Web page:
US6226876 *Aug 13, 1999May 8, 2001Thomas E. EzellDebris shield for hand-held string trimmer
US6324764Mar 31, 2000Dec 4, 2001Steven B. WatkinsHedge trimmer assembly
US6324765Sep 21, 1999Dec 4, 2001Gary J. Watkins, Sr.Weed trimmer guard
US6327781Jan 14, 2000Dec 11, 2001Robert Bosch GmbhTrimmer handle
US6327782Apr 8, 2000Dec 11, 2001David L. BlevinsGrass and weed cutter construction
USD344088Sep 22, 1992Feb 8, 1994Wci Outdoor Products, Inc.Power head for a flexible line trimmer
USD369071May 12, 1995Apr 23, 1996WCI Outdoors Products, Inc.Lower motor housing for a lawn trimmer
USD372649Mar 2, 1995Aug 13, 1996Wci Outdoor Products, Inc.Lawn trimmer handle
USD373712Jun 22, 1995Sep 17, 1996 Weed trimmer debris shield
USD382779May 6, 1996Aug 26, 1997Black & Decker Inc.Guard for vegetation cutter
USD382780May 6, 1996Aug 26, 1997Black & Decker Inc.Guard for vegetation-cutting tool
USD463230 *Jun 11, 2001Sep 24, 2002Black & Decker Inc.Guard for a string trimmer
NL1006816A Title not available
Referenced by
Citing PatentFiling datePublication dateApplicantTitle
US6842985 *Nov 28, 2001Jan 18, 2005Black & Decker Inc.Pivotal plant protector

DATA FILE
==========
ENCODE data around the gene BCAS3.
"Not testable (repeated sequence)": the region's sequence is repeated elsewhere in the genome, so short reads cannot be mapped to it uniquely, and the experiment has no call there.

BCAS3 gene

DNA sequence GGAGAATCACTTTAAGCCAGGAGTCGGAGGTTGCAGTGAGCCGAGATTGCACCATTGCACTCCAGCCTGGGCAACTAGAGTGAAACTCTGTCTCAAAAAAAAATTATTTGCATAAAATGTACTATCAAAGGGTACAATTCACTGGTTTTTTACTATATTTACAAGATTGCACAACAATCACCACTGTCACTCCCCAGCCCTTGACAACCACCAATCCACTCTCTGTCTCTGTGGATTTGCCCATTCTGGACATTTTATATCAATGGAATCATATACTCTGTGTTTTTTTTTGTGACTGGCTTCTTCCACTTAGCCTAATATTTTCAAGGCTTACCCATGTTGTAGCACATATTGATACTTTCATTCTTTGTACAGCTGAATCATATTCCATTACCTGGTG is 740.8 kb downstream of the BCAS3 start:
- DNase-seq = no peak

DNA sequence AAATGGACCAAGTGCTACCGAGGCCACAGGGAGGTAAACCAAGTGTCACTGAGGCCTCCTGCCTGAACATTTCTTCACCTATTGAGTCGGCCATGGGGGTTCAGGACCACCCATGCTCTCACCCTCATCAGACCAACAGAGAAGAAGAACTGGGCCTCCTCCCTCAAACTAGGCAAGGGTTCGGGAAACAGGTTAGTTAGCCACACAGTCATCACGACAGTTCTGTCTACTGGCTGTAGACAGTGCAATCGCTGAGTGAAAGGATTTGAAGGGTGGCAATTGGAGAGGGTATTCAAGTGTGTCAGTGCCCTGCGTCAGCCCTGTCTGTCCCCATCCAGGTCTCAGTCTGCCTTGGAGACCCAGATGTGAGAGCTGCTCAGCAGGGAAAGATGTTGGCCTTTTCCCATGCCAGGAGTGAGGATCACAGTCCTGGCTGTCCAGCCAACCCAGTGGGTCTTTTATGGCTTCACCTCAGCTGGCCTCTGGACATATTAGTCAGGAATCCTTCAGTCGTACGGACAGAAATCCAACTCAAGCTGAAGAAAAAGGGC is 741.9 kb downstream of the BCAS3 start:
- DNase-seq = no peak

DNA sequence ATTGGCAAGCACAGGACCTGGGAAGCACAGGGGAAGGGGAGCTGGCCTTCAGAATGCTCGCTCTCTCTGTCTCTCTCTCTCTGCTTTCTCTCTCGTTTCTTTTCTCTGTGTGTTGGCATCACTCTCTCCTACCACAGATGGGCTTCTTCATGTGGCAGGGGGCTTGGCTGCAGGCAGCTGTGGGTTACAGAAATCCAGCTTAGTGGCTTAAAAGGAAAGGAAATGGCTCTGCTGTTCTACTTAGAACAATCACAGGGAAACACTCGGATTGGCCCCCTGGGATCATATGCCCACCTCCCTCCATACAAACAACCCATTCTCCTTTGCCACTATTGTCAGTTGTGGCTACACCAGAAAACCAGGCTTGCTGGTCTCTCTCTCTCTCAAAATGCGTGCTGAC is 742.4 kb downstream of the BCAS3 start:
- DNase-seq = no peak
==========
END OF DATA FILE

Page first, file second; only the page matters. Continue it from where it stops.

US8418370Oct 20, 2011Apr 16, 2013Gene HOELSCHERRetrofitting grass trimming apparatus with spinning support guide
US8418371Oct 20, 2011Apr 16, 2013Gene HOELSCHERRetrofitting grass trimming apparatus with spinning support guide
US8590166 *Nov 29, 2010Nov 26, 2013Robert V. AlbertsonDebris deflector and knife for string trimmer
Classifications
U.S. Classification30/276, 30/286
International ClassificationA01D34/90, A01D75/20
Cooperative ClassificationA01D75/206, A01D34/4167, A01D34/90
European ClassificationA01D34/416E, A01D34/90, A01D75/20
Legal Events
DateCodeEventDescription
Jun 2, 2011FPAYFee payment
Year of fee payment: 8
Mar 30, 2007FPAYFee payment
Year of fee payment: 4
Mar 11, 2002ASAssignment
Owner name: BLACK & DECKER INC., DELAWARE
Free format text: ASSIGNMENT OF ASSIGNORS INTEREST;ASSIGNORS:RICHARDSON, ANDREW;WILSON, MICHAEL;REEL/FRAME:012651/0837
Effective date: 20020121
Owner name: BLACK & DECKER INC. DRUMMOND PLAZA OFFICE PARK 142
Free format text: ASSIGNMENT OF ASSIGNORS INTEREST;ASSIGNORS:RICHARDSON, ANDREW /AR;REEL/FRAME:012651/0837